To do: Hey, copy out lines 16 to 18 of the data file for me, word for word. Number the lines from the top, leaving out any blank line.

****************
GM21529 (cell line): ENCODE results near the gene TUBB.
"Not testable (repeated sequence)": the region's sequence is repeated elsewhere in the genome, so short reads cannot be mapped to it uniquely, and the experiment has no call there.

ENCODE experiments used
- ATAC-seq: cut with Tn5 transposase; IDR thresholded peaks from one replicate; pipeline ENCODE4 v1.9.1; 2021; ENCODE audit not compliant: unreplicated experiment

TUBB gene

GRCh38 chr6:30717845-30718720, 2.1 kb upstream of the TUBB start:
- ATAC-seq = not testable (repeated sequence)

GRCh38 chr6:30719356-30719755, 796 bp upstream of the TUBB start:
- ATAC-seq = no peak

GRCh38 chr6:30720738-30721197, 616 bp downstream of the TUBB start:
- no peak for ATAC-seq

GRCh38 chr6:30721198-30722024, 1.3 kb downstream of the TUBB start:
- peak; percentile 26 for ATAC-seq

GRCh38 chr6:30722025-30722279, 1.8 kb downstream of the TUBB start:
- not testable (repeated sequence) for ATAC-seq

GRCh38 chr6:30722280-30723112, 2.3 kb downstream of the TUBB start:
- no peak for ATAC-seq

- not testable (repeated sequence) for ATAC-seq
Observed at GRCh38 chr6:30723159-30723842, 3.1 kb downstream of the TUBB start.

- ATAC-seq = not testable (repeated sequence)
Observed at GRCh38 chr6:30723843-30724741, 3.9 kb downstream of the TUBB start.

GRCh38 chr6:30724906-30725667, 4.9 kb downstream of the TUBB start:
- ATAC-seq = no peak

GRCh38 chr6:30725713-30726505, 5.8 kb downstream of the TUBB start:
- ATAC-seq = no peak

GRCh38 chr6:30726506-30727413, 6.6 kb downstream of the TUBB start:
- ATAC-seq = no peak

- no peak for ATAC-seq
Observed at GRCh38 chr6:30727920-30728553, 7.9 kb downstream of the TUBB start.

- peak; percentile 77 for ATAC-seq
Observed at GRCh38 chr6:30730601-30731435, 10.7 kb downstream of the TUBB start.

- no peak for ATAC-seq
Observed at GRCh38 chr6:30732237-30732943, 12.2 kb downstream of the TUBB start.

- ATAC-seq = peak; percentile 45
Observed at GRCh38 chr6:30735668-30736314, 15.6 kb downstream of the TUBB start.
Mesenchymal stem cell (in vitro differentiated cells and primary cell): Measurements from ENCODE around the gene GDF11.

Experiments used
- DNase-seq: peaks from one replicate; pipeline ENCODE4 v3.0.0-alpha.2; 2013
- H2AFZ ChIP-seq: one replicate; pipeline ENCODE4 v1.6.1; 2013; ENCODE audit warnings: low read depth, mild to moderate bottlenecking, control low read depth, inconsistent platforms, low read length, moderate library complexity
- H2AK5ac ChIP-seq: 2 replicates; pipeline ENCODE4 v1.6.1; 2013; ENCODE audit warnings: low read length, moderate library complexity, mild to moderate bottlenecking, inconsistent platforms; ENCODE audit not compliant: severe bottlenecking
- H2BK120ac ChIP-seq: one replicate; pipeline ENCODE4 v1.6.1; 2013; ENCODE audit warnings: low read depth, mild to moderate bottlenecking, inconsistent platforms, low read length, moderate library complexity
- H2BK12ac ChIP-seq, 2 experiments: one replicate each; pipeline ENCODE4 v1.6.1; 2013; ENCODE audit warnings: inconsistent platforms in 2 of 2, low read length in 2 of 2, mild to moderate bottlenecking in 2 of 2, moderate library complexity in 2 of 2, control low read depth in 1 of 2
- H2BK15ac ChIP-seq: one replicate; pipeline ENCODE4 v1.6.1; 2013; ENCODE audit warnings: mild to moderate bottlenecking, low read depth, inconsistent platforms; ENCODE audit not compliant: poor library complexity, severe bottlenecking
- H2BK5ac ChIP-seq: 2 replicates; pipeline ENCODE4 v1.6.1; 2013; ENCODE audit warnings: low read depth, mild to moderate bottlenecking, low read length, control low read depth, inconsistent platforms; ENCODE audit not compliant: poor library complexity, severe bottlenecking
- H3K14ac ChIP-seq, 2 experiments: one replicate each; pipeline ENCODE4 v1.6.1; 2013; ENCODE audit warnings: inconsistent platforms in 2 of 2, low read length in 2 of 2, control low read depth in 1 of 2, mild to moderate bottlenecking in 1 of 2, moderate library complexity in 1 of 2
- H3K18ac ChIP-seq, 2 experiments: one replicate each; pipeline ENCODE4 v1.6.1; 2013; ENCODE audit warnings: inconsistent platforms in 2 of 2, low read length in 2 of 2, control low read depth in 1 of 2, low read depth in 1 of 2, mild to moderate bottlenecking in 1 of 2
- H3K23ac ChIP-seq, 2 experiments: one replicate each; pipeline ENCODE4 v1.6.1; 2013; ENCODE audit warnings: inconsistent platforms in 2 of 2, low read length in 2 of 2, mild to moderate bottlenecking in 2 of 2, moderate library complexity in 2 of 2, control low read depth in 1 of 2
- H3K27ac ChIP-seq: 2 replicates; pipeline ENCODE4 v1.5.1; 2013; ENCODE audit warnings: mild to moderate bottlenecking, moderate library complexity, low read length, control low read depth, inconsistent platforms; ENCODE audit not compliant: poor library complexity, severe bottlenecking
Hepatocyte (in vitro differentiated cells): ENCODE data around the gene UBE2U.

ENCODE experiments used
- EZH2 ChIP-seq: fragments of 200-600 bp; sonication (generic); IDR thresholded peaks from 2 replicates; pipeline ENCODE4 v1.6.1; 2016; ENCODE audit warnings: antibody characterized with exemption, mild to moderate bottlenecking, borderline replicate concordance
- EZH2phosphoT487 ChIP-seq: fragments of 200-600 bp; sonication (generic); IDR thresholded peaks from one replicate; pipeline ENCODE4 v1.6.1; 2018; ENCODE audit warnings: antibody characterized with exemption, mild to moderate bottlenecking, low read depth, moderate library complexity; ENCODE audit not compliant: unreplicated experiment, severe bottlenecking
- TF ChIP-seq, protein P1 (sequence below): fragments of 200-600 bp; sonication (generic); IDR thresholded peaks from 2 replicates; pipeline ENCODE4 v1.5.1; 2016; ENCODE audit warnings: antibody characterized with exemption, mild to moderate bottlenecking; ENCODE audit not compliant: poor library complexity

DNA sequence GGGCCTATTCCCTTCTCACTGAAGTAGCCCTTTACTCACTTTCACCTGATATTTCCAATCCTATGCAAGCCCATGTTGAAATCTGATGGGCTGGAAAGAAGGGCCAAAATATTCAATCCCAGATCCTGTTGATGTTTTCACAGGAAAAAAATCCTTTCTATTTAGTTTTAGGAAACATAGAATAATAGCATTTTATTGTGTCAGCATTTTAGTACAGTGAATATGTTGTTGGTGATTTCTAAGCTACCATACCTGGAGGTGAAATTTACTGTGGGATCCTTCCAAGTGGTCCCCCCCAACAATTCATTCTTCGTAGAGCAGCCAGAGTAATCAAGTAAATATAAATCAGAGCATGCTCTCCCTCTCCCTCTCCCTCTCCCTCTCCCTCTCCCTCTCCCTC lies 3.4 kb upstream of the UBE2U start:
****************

GRCh38 chr6:30722280-30723112, 2.3 kb downstream of the TUBB start:
- no peak for ATAC-seq

- not testable (repeated sequence) for ATAC-seq